Hazin's collection of poems, published in Kanpur and Lucknow, includes his fourth divan—his qasidas, ghazals, ruba'is, qata'at, and mathnawis under Chaman wa anjuman, kharabat, Matmah al-anzar, Farhangnama, and Safir dil—together with a preface written in 1172/1759 as well as another mathnawi, Hadiqa thani or Wadi'a al-badi'a which is similar to Sana'i's Hadiqa. Hazin's divan was published in Tehran in 1374 S.H./1995 by Zabih Allah Sahibkar.
Since Hazin spent much of his life learning Islamic and intellectual disciplines with sixteen scholars of his time, he also wrote many work in Islamic disciplines with a clear and mature prose. In many sources, he is considered as a prominent scholar.
Works in Philosophy and Kalam
Sixteen of Hazin's poetic works are concerned with philosophy (such as his poetic commentary on Tajrid al-i'tiqad, Kunh al-maram, and an essay regarding the immateriality of the soul), four are concerned with kalam (such as his essay about Imamate and Bisharat al-nubuwwa), and five are concerned with biographies of prominent scholars (such as Akhbar Safi al-Din Hilli and Tadhkirat al-mu'asirin). His most important work is Tadhkirat al-mu'asirin which includes biographies of one hundred prominent scholars and poets of his time. It was written in late 1165/1752 in India. The book was published in 1996 in Tehran by Ma'suma Salik.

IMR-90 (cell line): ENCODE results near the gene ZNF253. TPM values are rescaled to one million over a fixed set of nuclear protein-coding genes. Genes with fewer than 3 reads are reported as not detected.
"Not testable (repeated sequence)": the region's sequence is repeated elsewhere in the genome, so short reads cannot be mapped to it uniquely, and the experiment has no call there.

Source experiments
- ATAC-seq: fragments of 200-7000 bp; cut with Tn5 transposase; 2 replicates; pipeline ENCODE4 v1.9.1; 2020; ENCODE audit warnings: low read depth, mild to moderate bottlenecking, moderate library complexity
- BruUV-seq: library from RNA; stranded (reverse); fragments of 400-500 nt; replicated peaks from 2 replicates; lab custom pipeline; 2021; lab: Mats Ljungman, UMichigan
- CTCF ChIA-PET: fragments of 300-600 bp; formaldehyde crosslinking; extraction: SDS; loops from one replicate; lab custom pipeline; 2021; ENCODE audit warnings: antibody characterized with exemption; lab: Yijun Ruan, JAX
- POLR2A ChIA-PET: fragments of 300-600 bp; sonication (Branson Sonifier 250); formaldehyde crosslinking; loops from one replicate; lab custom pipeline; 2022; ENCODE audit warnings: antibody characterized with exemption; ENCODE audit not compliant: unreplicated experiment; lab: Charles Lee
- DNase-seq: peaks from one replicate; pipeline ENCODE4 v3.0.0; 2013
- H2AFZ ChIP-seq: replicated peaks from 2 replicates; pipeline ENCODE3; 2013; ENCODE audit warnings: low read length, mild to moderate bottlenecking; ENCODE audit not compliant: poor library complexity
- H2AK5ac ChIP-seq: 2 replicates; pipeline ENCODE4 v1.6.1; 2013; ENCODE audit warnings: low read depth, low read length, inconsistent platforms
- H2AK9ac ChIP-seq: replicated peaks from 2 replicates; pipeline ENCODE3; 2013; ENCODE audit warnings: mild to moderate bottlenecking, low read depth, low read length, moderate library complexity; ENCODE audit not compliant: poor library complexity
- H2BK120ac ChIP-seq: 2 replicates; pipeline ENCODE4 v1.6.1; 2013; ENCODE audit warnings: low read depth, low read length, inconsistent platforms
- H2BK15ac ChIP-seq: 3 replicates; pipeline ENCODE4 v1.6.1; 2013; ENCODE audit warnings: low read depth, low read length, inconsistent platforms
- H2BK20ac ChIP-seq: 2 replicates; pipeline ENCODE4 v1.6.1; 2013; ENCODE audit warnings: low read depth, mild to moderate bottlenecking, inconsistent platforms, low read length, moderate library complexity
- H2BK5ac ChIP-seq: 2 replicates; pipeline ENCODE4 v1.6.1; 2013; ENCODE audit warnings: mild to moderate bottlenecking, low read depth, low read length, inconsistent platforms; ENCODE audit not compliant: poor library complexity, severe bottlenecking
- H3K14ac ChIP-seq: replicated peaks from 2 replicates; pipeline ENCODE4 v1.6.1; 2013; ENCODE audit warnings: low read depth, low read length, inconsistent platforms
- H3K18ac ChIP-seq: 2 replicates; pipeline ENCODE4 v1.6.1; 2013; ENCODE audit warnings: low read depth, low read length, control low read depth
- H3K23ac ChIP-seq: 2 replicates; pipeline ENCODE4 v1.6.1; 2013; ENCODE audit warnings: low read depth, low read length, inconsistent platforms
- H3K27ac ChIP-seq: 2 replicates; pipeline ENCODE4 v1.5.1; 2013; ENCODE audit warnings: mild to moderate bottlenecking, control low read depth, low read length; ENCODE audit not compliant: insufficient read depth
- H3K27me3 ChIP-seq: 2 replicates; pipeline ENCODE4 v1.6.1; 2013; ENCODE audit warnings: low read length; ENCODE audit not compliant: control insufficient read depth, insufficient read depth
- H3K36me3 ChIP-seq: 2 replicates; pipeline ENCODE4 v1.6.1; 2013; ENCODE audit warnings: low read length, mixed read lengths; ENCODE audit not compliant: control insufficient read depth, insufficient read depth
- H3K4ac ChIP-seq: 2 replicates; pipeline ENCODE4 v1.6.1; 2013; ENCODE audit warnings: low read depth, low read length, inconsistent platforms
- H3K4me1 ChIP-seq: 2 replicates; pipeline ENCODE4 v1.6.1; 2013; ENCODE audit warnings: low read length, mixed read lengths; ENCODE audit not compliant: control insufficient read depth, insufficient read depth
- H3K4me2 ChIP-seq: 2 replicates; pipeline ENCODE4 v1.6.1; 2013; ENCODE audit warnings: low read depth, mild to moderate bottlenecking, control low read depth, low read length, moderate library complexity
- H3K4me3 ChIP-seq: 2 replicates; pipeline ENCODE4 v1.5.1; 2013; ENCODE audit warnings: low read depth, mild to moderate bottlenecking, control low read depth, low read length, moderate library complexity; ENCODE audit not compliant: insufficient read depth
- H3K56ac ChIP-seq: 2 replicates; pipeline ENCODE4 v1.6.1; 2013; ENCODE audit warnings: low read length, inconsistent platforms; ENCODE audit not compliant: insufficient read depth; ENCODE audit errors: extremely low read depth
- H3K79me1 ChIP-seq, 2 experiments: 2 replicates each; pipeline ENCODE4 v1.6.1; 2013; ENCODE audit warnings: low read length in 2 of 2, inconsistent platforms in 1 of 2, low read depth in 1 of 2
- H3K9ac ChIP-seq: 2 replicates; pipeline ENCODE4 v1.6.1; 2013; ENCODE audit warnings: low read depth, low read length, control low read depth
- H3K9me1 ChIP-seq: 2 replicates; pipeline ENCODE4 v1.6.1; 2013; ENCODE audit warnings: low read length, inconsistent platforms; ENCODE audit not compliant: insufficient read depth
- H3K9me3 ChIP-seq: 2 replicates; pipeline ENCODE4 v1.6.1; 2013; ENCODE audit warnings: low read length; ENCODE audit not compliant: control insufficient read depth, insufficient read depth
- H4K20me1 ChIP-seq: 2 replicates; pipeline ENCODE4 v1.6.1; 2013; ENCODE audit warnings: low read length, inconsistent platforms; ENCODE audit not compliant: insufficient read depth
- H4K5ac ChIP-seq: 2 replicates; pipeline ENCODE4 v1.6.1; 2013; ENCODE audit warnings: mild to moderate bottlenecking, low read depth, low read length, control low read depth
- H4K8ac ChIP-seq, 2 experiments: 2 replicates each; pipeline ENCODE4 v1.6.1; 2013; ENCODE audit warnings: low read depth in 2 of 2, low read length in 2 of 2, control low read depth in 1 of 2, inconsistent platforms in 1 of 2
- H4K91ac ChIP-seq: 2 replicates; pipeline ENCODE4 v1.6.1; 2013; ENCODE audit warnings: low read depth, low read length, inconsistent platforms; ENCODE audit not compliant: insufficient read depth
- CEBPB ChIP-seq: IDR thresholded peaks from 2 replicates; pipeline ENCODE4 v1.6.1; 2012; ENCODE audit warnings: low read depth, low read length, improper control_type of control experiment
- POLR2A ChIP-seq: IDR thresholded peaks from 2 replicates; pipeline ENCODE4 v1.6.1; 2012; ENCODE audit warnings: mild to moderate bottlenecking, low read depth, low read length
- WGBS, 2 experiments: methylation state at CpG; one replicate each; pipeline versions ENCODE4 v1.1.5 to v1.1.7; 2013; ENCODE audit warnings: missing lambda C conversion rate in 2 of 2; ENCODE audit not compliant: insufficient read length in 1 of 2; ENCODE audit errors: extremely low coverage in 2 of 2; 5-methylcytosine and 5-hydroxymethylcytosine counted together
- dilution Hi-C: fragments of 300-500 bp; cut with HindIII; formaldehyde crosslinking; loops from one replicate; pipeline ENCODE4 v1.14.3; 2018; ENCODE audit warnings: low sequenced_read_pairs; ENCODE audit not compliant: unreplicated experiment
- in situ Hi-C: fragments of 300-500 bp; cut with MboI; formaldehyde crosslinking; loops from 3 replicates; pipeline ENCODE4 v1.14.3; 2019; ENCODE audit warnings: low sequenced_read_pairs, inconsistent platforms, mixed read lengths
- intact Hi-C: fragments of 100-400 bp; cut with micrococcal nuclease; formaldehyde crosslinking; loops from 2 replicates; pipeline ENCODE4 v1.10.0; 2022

Hazin wrote two works concerning history: The events of Iran and India, and Tarikh Hazin (History of Hazin). Both are valuable sources of the history of Isfahan in the period of Afghan attacks and the kingdom of Nadir Shah Afshar. The latter was published in 1831 in London.
Apparently, there is an autobiography of Hazin in the form of poems that was stolen from his library during the Afghan attacks. Brown seems to have seen a copy of it in the British Museum.
A collection of Hazin's miscellaneous essays (such as his essay about measurement and weights, al-Mudhakarat fi l-muhadarat, and his commentary of Qasida al-Lamiyya, together with nine other essays) is published under the Essays of Hazin Lahiji in 1377 Sh/1998 in Tehran by Ali Awjabi and others.
- The material for writing this article has been mainly taken from حزین لاهیجی in Farsi WikiShia.